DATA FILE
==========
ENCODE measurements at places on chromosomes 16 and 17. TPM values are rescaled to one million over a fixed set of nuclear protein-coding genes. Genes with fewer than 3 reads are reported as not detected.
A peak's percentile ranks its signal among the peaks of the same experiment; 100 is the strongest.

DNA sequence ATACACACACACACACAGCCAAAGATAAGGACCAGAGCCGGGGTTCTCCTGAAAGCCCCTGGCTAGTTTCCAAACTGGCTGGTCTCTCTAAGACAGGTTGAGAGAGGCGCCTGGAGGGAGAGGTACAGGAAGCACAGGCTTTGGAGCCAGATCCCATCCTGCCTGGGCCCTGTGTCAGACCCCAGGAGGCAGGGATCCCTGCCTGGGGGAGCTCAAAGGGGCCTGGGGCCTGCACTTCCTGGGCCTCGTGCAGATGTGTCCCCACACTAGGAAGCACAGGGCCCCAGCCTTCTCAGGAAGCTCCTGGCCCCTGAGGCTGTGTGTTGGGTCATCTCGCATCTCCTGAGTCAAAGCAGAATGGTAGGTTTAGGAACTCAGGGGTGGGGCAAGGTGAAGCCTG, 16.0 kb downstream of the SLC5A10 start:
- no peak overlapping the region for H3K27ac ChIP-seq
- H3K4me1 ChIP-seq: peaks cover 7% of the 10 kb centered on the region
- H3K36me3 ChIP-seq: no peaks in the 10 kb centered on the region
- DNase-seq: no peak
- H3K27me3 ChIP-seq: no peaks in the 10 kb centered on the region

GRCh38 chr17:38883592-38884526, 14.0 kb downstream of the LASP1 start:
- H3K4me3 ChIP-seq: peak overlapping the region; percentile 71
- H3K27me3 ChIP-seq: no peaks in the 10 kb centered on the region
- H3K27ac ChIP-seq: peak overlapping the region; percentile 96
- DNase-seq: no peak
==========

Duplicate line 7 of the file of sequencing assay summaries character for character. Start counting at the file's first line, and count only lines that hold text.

- DNase-seq: no peak